This is the call to the function i'm making in kernel side (most of the

computation are made in userspace during a calibration and only

calculated data goest back to kernel. Then, in runtime inside the driver

I need to call this function:

mx3d_transform(src, zone->Matrix, tex);

Which is defined in the pastebin above.

And the input data is the following:

src[0] = [0,6300]; src[1] = [0,6300]; src[2] = 1.0;

zone->Matrix (double[3][3])

u: 492.188 v: 615.234 sx: 683.158 sy: 5790.13

u: 5807.81 v: 615.234 sx: 5944.9 sy: 5900.58

u: 5807.81 v: 5684.77 sx: 6027.46 sy: 560.337

u: 492.188 v: 5684.77 sx: 751.198 sy: 476.455

and tex is output (double[3])

I'm not protecting the call to the function with kernel_fpu_begin and

kernel_fpu_end

Should I be happy with the results or should I be concerned in

converting this function only to integer?

I hope I have been clear in my language.

Thanks,

With my best regards,

Nuno

On 11/25/2011 12:08 PM, Jiri Slaby wrote:

> On 11/25/2011 12:14 PM, Nuno Santos wrote:

>> Doing a grep -r kernel_fpu_begin * on kernel source dir I can find

>> several references to this functions but not them is included in the

>> include dir. Which include do I need to have this functions found in

>> compile time?

> It is defined in arch specific includes. For x86 in asm/i387.h (in

> arch/x86/include).

>

>> Am I even sailing in the right direction?

> You should generally not use that anyway. It's not portable and disables

> preemption.

>

> Can't you do the computations in userspace? And why it cannot be

> switched to integer types -- what algorithm is that? Some math function?

>

> reagards,

--

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Thanks for your reply.

The algorithm is a matrix transform computation to make a affine a

geometric transform.

Basicly it is based on the following functions:

http://pastebin.com/YHzYuLPU

Curiously I ran a test before writing this email and guest what.... is

working!! :)

But now that I have opened this question here I should ask... is it safe?

This is the call to the function i'm making in kernel side (most of the

computation are made in userspace during a calibration and only

calculated data goest back to kernel. Then, in runtime inside the driver

I need to call this function:

mx3d_transform(src, zone->Matrix, tex);

Which is defined in the pastebin above.

And the input data is the following:

src[0] = [0,6300]; src[1] = [0,6300]; src[2] = 1.0;

zone->Matrix (double[3][3])

u: 492.188 v: 615.234 sx: 683.158 sy: 5790.13

u: 5807.81 v: 615.234 sx: 5944.9 sy: 5900.58

u: 5807.81 v: 5684.77 sx: 6027.46 sy: 560.337

u: 492.188 v: 5684.77 sx: 751.198 sy: 476.455

and tex is output (double[3])

I'm not protecting the call to the function with kernel_fpu_begin and

kernel_fpu_end

Should I be happy with the results or should I be concerned in

converting this function only to integer?

I hope I have been clear in my language.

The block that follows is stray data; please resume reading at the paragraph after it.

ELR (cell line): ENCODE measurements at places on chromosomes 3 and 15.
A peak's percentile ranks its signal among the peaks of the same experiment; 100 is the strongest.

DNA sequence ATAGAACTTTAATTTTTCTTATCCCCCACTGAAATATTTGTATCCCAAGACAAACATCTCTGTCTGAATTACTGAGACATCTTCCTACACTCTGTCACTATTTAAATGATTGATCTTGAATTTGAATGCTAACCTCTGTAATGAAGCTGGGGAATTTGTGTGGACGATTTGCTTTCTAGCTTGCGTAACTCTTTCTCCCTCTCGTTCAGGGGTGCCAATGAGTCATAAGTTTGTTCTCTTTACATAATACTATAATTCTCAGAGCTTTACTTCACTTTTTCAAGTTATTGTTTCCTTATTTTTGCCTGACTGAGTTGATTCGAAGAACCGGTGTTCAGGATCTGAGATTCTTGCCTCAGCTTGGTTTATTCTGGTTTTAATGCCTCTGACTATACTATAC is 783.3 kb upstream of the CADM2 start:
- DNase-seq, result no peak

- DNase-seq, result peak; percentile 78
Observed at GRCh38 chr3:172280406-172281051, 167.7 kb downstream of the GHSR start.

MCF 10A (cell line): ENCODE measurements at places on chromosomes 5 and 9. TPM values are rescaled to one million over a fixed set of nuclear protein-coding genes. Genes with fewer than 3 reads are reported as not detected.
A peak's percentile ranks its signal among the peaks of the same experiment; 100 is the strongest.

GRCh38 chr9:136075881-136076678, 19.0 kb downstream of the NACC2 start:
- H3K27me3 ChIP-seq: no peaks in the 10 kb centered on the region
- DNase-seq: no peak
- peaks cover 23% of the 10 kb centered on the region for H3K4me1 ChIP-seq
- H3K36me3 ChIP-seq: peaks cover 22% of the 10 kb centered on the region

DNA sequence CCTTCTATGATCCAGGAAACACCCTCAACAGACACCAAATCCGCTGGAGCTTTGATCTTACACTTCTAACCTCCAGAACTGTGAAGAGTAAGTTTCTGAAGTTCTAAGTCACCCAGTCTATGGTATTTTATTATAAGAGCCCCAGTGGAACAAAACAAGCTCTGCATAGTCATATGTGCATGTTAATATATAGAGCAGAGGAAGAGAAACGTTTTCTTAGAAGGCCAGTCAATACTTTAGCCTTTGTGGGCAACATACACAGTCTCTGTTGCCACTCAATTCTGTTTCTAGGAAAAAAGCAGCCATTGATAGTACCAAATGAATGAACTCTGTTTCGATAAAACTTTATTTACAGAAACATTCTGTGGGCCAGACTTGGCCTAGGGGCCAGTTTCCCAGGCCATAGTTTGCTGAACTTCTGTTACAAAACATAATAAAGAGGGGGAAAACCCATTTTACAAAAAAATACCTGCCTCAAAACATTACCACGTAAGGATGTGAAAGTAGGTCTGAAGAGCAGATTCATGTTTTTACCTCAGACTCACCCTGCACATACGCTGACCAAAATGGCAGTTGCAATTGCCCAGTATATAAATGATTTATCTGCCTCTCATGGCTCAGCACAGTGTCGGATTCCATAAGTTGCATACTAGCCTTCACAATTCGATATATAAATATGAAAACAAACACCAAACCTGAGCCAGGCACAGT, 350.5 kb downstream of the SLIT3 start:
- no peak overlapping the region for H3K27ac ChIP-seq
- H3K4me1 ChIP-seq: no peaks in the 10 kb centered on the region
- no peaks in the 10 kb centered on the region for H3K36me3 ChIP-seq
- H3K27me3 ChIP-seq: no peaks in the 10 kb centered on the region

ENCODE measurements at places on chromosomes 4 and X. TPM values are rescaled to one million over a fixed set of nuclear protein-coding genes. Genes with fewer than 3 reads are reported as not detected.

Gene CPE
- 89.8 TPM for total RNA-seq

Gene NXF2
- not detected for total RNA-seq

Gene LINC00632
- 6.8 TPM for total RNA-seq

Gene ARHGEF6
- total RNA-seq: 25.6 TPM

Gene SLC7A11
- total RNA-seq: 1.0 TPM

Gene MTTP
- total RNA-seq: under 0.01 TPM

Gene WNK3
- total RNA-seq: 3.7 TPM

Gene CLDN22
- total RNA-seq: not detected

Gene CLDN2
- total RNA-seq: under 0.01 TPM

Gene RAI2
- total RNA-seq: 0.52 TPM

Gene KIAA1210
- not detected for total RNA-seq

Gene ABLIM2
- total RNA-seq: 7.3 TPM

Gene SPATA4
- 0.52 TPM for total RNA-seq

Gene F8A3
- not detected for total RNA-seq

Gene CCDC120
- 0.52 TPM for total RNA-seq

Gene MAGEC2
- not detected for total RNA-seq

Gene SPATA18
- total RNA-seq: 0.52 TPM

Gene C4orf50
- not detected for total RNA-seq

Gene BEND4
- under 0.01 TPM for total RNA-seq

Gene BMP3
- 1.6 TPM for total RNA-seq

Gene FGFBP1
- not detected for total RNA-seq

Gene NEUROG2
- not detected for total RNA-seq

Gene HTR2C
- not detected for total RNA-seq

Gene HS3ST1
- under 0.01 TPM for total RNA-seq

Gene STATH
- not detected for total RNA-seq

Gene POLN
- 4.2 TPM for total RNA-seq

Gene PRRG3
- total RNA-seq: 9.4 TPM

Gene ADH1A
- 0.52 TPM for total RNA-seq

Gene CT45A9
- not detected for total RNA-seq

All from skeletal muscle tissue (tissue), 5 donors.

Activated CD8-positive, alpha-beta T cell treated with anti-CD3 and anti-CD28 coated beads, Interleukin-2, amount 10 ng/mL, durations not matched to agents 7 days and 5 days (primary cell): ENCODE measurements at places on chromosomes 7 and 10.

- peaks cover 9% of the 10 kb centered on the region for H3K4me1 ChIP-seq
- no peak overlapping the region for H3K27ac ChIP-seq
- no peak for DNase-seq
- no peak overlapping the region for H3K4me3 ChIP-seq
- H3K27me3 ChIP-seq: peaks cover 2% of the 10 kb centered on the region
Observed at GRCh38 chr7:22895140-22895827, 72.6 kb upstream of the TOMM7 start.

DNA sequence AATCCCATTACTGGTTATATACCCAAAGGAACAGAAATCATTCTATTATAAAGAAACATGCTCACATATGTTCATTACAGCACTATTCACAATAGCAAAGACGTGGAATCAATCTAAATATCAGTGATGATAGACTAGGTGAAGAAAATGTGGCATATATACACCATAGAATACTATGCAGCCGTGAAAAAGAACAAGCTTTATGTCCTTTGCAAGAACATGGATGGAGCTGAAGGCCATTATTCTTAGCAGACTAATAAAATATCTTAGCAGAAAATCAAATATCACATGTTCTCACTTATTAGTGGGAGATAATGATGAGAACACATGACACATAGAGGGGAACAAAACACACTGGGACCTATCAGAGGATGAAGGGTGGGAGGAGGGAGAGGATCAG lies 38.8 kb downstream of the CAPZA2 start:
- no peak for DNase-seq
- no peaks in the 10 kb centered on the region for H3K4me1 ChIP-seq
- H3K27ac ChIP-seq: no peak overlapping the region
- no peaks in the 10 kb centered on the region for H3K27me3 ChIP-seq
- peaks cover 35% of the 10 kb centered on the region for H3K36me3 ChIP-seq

Thanks,

With my best regards,

Nuno

On 11/25/2011 12:08 PM, Jiri Slaby wrote:

> On 11/25/2011 12:14 PM, Nuno Santos wrote:

>> Doing a grep -r kernel_fpu_begin * on kernel source dir I can find

>> several references to this functions but not them is included in the

>> include dir. Which include do I need to have this functions found in

>> compile time?

> It is defined in arch specific includes. For x86 in asm/i387.h (in

> arch/x86/include).

>

>> Am I even sailing in the right direction?

> You should generally not use that anyway. It's not portable and disables

> preemption.

>

> Can't you do the computations in userspace? And why it cannot be

> switched to integer types -- what algorithm is that? Some math function?

>

> reagards,

--

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Paulo Marques
Re: Floating point usage inside kernel November 25, 2011 06:30PM |

Nuno Santos wrote:

> Hi Jiri,

Hi, Nuno

> [...]

> But now that I have opened this question here I should ask... is it safe?

No!

> [...]

> And the input data is the following:

>

> src[0] = [0,6300]; src[1] = [0,6300]; src[2] = 1.0;

> zone->Matrix (double[3][3])

>

> u: 492.188 v: 615.234 sx: 683.158 sy: 5790.13

>

> u: 5807.81 v: 615.234 sx: 5944.9 sy: 5900.58

>

> u: 5807.81 v: 5684.77 sx: 6027.46 sy: 560.337

>

> u: 492.188 v: 5684.77 sx: 751.198 sy: 476.455

>

>

> and tex is output (double[3])

[...]

Given the range of numbers you're working with, you can probably get

away with just a 16.16 fixed point representation. The operations go

like this:

convert a double to a fixed point number just do (but not on the kernel):

fixed = (s32)(double * 65536.0);

convert an integer to fixed:

fixed = integer << 16;

multiplication:

result = (s32)(((s64) fixed_a * fixed_b) >> 16);

addition:

result = fixed_a + fixed_b;

etc...

Unless you have overflow or need more than 16 bits of fractional

precision, you'll have no problem with this approach.

I hope this helps,

--

Paulo Marques - www.grupopie.com

"All generalizations are false."

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> Hi Jiri,

Hi, Nuno

> [...]

> But now that I have opened this question here I should ask... is it safe?

No!

> [...]

> And the input data is the following:

>

> src[0] = [0,6300]; src[1] = [0,6300]; src[2] = 1.0;

> zone->Matrix (double[3][3])

>

> u: 492.188 v: 615.234 sx: 683.158 sy: 5790.13

>

> u: 5807.81 v: 615.234 sx: 5944.9 sy: 5900.58

>

> u: 5807.81 v: 5684.77 sx: 6027.46 sy: 560.337

>

> u: 492.188 v: 5684.77 sx: 751.198 sy: 476.455

>

>

> and tex is output (double[3])

[...]

Given the range of numbers you're working with, you can probably get

away with just a 16.16 fixed point representation. The operations go

like this:

convert a double to a fixed point number just do (but not on the kernel):

fixed = (s32)(double * 65536.0);

convert an integer to fixed:

fixed = integer << 16;

multiplication:

result = (s32)(((s64) fixed_a * fixed_b) >> 16);

addition:

result = fixed_a + fixed_b;

etc...